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Olympics’ USA Luge Team Builds a Better Sled with Additive Manufacturing

US Luge Sled Component Stratasys
When the United States luge team had exceptionally unique needs, it turned to additive manufacturing and 3D printing.

Luge is the only sliding sport timed to one thousandth of a second. Milliseconds can make a difference between medaling and merely finishing in a sport that can reach speeds of 90 mph. The US luge team was seeking to build a better, faster sled, recalls David Dahl, Applications Engineer for Stratasys, and they wanted to do it in time for the 2018 Winter Olympics currently underway in Pyeongchang, South Korea.

 “The luge team was walking past the booth and noticed that we had examples of 3D-printed composite mold tooling on display,” Dahl told Design News. “We began discussing the limitations with their current process and the need for customized sleds that could be manufactured very quickly. We decided the next step was to have their technical team visit our facility in Minneapolis to have a brainstorming session with our team of expert engineers to discuss what could be 3D printed.”

Interestingly, the US luge team makes their sleds in-house with layers of carbon fiber fabric and resin to make the composite sled. Current sled production is accomplished by traditional mold tooling, which is done by machining metal or shaping foam blocks to produce the carbon fiber composite parts for the sled. The most difficult component to make with traditional tooling methods is the racing team’s “doubles’ tower,” a composite structure located at the front of the sled that’s used to accurately position riders’ legs during a race. Proper athlete “fit” is critical for performance, but the component is extremely cumbersome to fabricate using traditional methods due to complex, trapped-tool geometry.

Stratasys suggested to the team that the company’s fused deposition modeling (FDM) technology could be used to 3D print the molds for sled creation. The speed of additive manufacturing would allow the team to quickly iterate on designs, customize the sled to the shape of the athlete, and test the designs on the track. In addition to enabling faster design and prototyping, the FDM technology could also be used to solve the problems of complex geometries and cavities that were plaguing the creation of many of the sled’s components, including the doubles’ tower.

“The mold tooling for the sled was printed with ASA thermoplastic,” Dahl told Design News. “The mold used to make the doubles’ tower was printed with ST-130, which is a Stratasys proprietary material that was developed specifically for sacrificial tooling such as this -- it can be dissolved (literally washed away) when placed in a water-detergent bath solution.”

The “doubles’ tower,” a composite structure that sits at the front of the doubles luge sled, was created using tools 3D printed by Stratasys’ fused deposition modeling technology.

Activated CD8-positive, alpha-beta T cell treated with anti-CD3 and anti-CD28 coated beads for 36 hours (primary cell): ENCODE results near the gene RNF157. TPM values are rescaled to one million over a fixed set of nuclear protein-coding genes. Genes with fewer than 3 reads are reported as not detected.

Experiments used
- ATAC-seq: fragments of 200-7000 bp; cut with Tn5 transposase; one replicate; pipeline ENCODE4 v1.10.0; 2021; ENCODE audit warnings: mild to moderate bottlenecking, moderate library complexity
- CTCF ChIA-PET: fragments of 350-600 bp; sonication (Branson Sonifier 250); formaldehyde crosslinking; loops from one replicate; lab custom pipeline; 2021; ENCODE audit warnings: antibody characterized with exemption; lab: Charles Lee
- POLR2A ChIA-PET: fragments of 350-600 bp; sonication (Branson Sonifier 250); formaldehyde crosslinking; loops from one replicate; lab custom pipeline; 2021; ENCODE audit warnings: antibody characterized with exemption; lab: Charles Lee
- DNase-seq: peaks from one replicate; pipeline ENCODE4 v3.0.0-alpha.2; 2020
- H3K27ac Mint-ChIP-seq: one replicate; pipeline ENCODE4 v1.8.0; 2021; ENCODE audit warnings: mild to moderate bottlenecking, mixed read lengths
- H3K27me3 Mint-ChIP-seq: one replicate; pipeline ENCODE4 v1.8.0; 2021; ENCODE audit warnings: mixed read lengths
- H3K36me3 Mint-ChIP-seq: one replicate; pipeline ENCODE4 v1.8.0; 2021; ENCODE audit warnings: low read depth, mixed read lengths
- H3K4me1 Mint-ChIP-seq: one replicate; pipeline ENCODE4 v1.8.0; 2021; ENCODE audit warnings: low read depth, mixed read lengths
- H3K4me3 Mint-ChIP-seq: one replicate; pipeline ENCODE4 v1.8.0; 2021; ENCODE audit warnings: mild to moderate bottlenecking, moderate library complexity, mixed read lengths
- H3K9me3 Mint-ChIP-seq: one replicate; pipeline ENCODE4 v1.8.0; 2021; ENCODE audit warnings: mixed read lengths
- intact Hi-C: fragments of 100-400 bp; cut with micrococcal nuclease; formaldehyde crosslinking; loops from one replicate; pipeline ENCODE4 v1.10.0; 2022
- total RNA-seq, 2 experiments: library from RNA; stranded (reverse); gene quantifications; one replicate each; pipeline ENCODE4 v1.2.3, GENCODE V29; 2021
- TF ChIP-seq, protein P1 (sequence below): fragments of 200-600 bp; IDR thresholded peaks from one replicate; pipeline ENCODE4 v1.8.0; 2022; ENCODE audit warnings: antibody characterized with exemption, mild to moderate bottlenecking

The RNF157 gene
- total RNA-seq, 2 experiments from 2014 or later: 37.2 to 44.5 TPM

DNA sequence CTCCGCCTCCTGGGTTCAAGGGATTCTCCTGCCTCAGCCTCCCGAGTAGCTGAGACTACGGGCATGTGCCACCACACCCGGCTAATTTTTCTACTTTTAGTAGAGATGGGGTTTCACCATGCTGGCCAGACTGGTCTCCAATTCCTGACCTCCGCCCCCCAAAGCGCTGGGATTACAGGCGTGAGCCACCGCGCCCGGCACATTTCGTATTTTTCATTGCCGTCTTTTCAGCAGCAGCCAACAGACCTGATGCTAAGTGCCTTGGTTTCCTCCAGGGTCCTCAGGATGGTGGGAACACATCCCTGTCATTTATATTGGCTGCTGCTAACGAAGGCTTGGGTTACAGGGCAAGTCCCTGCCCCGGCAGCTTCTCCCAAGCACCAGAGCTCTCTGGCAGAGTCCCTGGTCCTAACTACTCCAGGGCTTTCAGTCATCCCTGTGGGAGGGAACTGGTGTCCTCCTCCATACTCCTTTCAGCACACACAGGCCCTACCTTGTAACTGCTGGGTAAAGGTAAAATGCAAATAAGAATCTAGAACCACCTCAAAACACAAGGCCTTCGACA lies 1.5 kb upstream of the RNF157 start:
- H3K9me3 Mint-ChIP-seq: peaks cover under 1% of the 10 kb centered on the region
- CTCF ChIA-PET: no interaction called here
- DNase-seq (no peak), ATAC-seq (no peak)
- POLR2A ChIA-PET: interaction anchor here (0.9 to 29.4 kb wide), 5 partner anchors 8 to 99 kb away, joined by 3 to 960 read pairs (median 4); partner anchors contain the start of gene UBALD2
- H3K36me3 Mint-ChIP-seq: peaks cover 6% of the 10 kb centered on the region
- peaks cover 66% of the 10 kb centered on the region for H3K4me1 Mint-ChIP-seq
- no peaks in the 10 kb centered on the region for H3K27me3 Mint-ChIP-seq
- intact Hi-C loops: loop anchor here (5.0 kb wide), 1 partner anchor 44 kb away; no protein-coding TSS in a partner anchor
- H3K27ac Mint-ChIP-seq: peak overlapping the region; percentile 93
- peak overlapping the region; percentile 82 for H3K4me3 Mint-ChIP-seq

In a prototype run with the Stratasys Fortus 900mc 3D printer, team designers were able to 3D print the mandrel, layup and cure the composite structure, and wash-out the tooling material – all in less than a week. With this success, the team used FDM technology to 3D print the entire sled body layup tool. The result was a more cost-effective method of building and testing customized racing sleds that could be tailored to each athlete’s body. Because the sled body layup tool created with FDM technology has a removable middle section, the new process allows for sleds to be tailored to each athlete, which in turn provides better comfort and increased aerodynamic efficiencies.

“Competitive luge racing is an extremely demanding sport where fractions of a second are the difference between winning and losing,” said USA Luge Technical Programs Manager Jon Owen. “Our riders depend on comfortable, aerodynamic sled designs to win races. In teaming with Stratasys, we’ve become much more competitive on the world stage – continuously adjusting designs and running them on the track much faster than traditional processes. Additionally, we’ve balanced both comfort and performance by tailoring the sled to each rider’s body, while minimizing fabrication cost and time.”

For the 2018 Winter Olympics, the doubles luge team of Andrew Sherk and Justin Krewson have been using a sled that was created using Stratasys’ FDM technology. Dahl says that composite tooling is an obvious first step, but that additive manufacturing has much more to offer the sport (as well as other sports). The luge team’s success with additive manufacturing for elite sports equipment will help spread the message that 3D printing is safe for critical equipment. (In other words, if you can trust it on an ice sled that carries humans at 90 mph, it’s safe for the power button on your new coffee pot design.) The next logical step is 3D printing the sleds themselves, which Stratasys and the US luge team say is a goal for the 2022 Winter Olympics in Beijing.

“We are already developing new ways to use 3D printing on and off the sled for future races,” Dahl told Design News. “Since making each mold for the sled is time- and cost-prohibitive and making changes can be even more difficult, most sleds have a generic shape. This isn’t ideal for a sport in which speed and control are the goals, since most human bodies do not have a generic shape, and one size doesn’t fit all.”

The Winter Olympic luge events took place from February 10th to 15, 2018. First-time Olympians Justin Krewson and Andrew Sherk placed eighth for the US in doubles luge with a combined time of 1:32:652, .955 seconds behind the gold medalists, Germany’s Tobias Wendl and Tobias Arlt. Chris Mazdzer of team USA won a silver medal in men's singles luge.

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